During the Byzantine Papacy, countless Easterners rose through the ranks of the clergy in the church in Rome. At the end of the sixth century, Easterners constituted less than one percent of the papal hierarchy. In contrast, according to Ekonomou, over a century later, between 701 and 750, “Greeks outnumbered Latins by nearly three and a half to one”.

This confirms that the church in the west was now once again firmly subject to the authority of the (Eastern) Roman Emperor. 

The Empire reigned over the West.

After Justinian defeated the Goths, the Roman Church was no longer dependent on the Arian Germanic nations for protection. The church and its Nicene Christology, with the protection and status it received from the Byzantine Empire, became a powerful social and political institution in Europe. 

This relationship also allowed the Byzantine Empire, through the Church, a certain level of control over the Germanic nations in the West. To some extent, the Roman Empire was reunited.

Arian conversions to the Papacy

The Franks entered the Western Roman Empire as Pagans. In 496, before the time of Justinian, Clovis I, the pagan king of the Franks, was the first important barbarian ruler to convert to Catholicism rather than to Arianism. He forcibly converted the Franks to Chalcedonian Christianity.

After Justinian established protection for the Papacy, the Germanic tribes, consequently, abandoned Arianism in favor of Catholicism.

The first Germanic ruler to convert from Arianism to Chalcedonian Christianity was Reccared I of the Arian Visigoths in Spain. He converted in 587. Visigothic Spain converted to Catholicism at the Third Council of Toledo in 589

Pope Gregory I reigned from 590 to 604; a few decades after Justinian. He was perhaps the best-known pope of the Byzantine Papacy. Britannica describes him as the first of the medieval popes. With the support of the Byzantine Empire, He reformed the ecclesiastical structures and administration, which then launched renewed missionary efforts to convert the peoples of northern Europe as far north as Ireland. These efforts were able to convert the Arian peoples to Catholic (Nicene) Christianity:

The Anglo-Saxons of Southern Britain were the predecessors of the English. They had never been part of the Empire and were entirely pagan, but were forcibly converted by their king Æthelberht of Kent, following the work of missionaries sent by Pope Gregory the Great.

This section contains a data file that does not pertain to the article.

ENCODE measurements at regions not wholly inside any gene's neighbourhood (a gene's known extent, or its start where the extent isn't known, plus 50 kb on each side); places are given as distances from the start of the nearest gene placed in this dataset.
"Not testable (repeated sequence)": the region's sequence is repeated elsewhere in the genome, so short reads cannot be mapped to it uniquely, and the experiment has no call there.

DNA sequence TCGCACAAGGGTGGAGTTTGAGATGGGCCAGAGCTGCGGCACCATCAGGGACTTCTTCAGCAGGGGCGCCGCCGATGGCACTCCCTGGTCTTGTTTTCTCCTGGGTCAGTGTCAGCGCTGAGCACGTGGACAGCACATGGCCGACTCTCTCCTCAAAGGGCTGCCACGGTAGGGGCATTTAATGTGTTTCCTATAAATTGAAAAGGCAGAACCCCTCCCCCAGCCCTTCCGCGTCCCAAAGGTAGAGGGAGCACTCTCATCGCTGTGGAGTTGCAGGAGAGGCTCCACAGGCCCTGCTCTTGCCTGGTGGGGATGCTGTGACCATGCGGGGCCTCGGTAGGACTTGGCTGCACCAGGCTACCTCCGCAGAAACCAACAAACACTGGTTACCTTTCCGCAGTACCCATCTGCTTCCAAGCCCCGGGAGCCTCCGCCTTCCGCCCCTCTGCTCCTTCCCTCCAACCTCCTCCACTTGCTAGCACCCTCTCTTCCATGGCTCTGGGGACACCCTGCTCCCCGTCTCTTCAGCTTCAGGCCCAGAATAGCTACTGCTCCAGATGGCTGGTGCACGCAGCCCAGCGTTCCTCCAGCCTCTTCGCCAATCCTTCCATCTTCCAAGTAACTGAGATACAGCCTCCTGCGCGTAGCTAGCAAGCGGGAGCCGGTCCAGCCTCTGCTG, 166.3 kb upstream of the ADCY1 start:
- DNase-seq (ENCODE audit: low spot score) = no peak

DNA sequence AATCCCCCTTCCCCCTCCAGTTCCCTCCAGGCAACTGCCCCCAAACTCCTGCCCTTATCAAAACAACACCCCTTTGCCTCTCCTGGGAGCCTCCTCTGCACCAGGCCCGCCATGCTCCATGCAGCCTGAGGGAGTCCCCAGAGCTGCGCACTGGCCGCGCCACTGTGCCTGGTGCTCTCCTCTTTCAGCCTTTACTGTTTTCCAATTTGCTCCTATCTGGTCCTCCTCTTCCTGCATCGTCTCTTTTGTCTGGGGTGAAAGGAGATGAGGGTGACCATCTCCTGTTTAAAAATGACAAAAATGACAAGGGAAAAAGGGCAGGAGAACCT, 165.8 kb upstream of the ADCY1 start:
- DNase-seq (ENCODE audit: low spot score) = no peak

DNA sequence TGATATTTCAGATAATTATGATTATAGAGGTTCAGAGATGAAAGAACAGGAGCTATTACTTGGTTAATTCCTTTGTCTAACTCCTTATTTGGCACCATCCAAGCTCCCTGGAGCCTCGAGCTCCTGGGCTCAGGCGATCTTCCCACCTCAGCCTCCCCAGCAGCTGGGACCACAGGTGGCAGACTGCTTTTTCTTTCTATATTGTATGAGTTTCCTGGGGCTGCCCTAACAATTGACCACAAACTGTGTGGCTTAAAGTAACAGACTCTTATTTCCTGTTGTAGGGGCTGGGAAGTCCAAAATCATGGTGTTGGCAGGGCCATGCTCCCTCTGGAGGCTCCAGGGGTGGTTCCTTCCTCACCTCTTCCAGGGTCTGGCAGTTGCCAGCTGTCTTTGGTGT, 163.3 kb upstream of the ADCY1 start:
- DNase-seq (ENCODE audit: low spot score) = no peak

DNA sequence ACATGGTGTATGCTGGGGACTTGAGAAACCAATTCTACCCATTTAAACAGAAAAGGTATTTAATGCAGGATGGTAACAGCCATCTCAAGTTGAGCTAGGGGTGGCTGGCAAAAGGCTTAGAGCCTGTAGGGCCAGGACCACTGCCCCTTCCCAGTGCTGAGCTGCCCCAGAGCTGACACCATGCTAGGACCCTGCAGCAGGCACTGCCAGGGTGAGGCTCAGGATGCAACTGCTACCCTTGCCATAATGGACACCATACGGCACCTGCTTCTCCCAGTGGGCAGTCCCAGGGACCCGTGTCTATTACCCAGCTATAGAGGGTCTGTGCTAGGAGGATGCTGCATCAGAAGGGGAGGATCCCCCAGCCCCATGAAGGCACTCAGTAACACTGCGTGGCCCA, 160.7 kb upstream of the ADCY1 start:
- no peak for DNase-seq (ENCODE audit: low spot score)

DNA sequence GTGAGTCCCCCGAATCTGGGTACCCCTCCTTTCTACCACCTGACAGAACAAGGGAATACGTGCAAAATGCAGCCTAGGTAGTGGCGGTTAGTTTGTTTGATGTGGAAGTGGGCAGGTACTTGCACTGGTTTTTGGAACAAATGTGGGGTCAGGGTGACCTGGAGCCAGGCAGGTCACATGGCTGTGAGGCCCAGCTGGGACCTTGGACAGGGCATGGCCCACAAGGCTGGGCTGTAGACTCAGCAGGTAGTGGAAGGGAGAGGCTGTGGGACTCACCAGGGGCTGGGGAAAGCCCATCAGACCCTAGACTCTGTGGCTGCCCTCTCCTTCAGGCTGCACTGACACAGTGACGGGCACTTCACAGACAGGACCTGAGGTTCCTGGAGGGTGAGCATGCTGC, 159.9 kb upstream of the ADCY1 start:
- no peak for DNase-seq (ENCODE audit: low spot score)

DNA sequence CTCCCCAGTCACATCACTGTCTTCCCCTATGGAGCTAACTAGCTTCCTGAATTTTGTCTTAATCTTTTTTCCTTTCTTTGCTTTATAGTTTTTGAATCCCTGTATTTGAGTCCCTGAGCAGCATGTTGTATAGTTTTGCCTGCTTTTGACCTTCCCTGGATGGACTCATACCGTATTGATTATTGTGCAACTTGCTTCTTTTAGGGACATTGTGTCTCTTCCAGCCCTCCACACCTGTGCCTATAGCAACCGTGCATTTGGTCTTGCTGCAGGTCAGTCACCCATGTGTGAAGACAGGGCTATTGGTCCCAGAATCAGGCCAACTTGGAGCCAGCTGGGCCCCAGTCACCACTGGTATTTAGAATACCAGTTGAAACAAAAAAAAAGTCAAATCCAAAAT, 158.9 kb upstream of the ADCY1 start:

The Anglo-Saxons in turn sent missionaries to northwestern Europe – to what is now the Netherlands. 

The Visigoths also converted to Catholicism during the Byzantine Empire.

Aripert I of the Lombards converted to Catholic Church in 653. Grimwald, King of the Lombards (662–671) and his young son and successor Garibald (671) were the last Arian kings in Europe. By 700, the Lombards in northern Italy have moved away from Arianism to Catholicism.

By the 8th century, Arianism had ceased to be the mainstream belief of the Germanic people as the tribal rulers gradually came to adopt Nicene orthodoxy.

Conclusions

Trinity Doctrine

Firstly, this article shows how the Trinity Doctrine was advanced by the military might of the Roman Empire. What would the Christian world have looked like if Justinian did not effectively wipe out Unitarianism (Arianism) in the territory of the Western Empire? If Europe was allowed to remain Unitarian, Unitarianism might have dominated the church today.

The Little Horn

Secondly, this article helps us to identify the little horn of Daniel 7 as the mainstream Christian Church:

Daniel 7 This article confirms:
The fourth empire, identified as the Roman Empire, divides into many fragments – symbolized as 10 or 11 horns. The current article mentions some of these kingdoms, such as the Ostrogoths, Visigoths, Vandals, Franks, and the Anglo-Saxons.
The little horn comes into existence AFTER the fourth (Roman) empire has already been fragmented into many kingdoms (horns). The Papacy was not able to dominate until after Justinian conquered the Arian nations.
The little horn uprooted three of the other horns as it came up. The Roman Empire uprooted the Visigoths, Ostrogoths, and the Vandals to establish the Papacy.
The eleventh horn will become larger than the others, persecute the saints, and attempt to change the law.
The next articles will explain this.

Other Articles

FOOTNOTES

  • 1
    Ayer, John Cullen, ed. (1913). A Source Book for Ancient Church History. Mundus Publishing (2008 reprint). p. 553
  • 2
    [WIKIPEDIA ARIANISM NOTE 40]